While Kessel tries his best, he just can't do it on his own.
With all due respect to Bozak, he's just not a first-unit power-play kind of player and just doesn't have the talent to break down a team's penalty kill.
If the Leafs want to start creating some chances on their man advantages, replacing Mike Kostka with John-Michael Liles (who is a much more gifted setup man on the blue line) and Tyler Bozak with Nazem Kadri (who has much better hands and is more capable of creating chances) would be a great start.
Having your most talented setup artists on the ice with your best sniper will be much more successful than having a rookie defenseman and borderline third-line center in the long run.
Switching up the team's forward lines is the final piece to the Leafs' playoff puzzle.
After two consecutive games of scoring just one goal or less (although they did have many opportunities against the Carolina Hurricanes), one has to wonder if the team wouldn't be a bit more successful if it juggled its lines a little bit.
I know I started off by saying the offense was looking good, but would Toronto not benefit from moving Mikhail Grabovski up to the first line to play with Phil Kessel?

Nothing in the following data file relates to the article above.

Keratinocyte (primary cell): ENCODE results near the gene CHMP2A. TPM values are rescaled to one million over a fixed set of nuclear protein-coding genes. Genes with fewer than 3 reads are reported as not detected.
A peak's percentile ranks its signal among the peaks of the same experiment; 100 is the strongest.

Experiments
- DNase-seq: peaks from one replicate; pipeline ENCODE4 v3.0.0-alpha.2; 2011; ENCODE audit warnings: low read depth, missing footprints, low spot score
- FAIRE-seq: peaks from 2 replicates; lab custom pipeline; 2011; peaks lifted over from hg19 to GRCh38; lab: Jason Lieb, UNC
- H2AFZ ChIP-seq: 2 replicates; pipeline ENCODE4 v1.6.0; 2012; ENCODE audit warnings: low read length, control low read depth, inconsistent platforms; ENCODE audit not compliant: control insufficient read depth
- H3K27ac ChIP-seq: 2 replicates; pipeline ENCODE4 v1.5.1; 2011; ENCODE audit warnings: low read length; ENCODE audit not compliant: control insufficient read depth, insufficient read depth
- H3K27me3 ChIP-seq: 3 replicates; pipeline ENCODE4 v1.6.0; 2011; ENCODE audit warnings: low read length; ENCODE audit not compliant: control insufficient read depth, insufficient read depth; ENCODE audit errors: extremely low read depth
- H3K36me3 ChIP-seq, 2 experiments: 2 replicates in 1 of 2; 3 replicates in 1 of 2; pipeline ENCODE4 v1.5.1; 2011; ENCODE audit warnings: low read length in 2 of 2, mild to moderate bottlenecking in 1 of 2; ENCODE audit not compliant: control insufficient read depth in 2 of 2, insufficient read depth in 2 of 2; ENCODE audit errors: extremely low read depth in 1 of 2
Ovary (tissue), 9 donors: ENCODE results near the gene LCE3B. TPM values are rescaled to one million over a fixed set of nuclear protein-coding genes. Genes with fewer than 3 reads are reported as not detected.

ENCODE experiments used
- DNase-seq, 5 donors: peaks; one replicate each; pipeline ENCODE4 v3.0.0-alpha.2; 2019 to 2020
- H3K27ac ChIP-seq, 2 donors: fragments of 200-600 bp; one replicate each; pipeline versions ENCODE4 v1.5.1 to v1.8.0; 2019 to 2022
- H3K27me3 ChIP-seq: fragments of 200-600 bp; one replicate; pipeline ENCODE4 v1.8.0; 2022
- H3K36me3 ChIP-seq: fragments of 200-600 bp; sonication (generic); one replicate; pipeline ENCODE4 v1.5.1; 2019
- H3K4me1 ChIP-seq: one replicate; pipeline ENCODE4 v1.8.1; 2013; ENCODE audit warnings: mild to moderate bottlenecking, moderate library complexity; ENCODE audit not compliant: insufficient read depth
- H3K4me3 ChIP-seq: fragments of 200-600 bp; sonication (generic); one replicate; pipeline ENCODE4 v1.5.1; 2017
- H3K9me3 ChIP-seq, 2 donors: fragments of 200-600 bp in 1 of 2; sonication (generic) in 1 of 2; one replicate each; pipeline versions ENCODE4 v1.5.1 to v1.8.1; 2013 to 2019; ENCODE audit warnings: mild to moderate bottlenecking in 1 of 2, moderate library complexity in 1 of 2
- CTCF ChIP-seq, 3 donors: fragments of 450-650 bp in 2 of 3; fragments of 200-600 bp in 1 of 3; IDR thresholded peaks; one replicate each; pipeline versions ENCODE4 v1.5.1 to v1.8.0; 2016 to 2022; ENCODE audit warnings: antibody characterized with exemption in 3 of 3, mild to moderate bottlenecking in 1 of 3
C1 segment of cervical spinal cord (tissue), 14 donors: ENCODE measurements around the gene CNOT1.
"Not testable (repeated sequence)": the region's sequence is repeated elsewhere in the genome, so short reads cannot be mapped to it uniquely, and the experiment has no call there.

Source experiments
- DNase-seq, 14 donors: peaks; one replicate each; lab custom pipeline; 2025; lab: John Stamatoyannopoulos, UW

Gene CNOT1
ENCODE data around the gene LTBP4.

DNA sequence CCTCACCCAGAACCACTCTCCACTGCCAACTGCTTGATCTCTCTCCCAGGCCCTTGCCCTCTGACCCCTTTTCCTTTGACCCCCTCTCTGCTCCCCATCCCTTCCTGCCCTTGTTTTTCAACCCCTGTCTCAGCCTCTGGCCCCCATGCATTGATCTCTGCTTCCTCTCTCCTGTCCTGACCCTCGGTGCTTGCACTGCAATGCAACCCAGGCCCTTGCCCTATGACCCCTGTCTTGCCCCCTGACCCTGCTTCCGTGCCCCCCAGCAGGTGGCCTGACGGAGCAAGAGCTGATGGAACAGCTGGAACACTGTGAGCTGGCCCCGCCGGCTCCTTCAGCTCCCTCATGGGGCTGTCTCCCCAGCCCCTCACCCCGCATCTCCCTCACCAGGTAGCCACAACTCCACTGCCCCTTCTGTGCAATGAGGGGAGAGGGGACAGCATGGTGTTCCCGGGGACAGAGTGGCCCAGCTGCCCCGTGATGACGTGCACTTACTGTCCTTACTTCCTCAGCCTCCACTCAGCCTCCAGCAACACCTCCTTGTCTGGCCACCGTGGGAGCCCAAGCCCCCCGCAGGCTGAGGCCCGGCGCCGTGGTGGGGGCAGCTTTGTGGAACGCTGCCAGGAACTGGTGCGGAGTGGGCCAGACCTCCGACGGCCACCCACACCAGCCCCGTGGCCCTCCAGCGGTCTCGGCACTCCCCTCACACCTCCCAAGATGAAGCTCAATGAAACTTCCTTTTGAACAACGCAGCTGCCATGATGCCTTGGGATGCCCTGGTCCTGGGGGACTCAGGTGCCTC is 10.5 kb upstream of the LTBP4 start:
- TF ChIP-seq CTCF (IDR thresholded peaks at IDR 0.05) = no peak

I mean, Tyler Bozak is just not the center to get Kessel going. He's not as gifted offensively as Grabovski, nor does he have the ability to force defenders to pay attention more to him and open the ice up for Toronto's best sniper.
That would also open up a top-six center slot for Nazem Kadri, who has been unbelievably good through Toronto's first nine games and has really altered his style of play and mindset, allowing him to register nearly a point per game while logging third-line minutes.
Bumping Kadri and fellow young gun Matt Frattin up to the second line with Nikolai Kulemin could really help Toronto get more production from the first two lines and would also allow Tyler Bozak to assume the third-line center role, which he is more suited for.
It would also bump Clarke MacArthur down to the third line, allowing the Leafs to use their best six offensive weapons on their top two lines.
It's clear that the chemistry that once existed between Grabovski, Kulemin and MacArthur hasn't been that imposing in quite some time and there is no longer any reason not to start juggling the lines.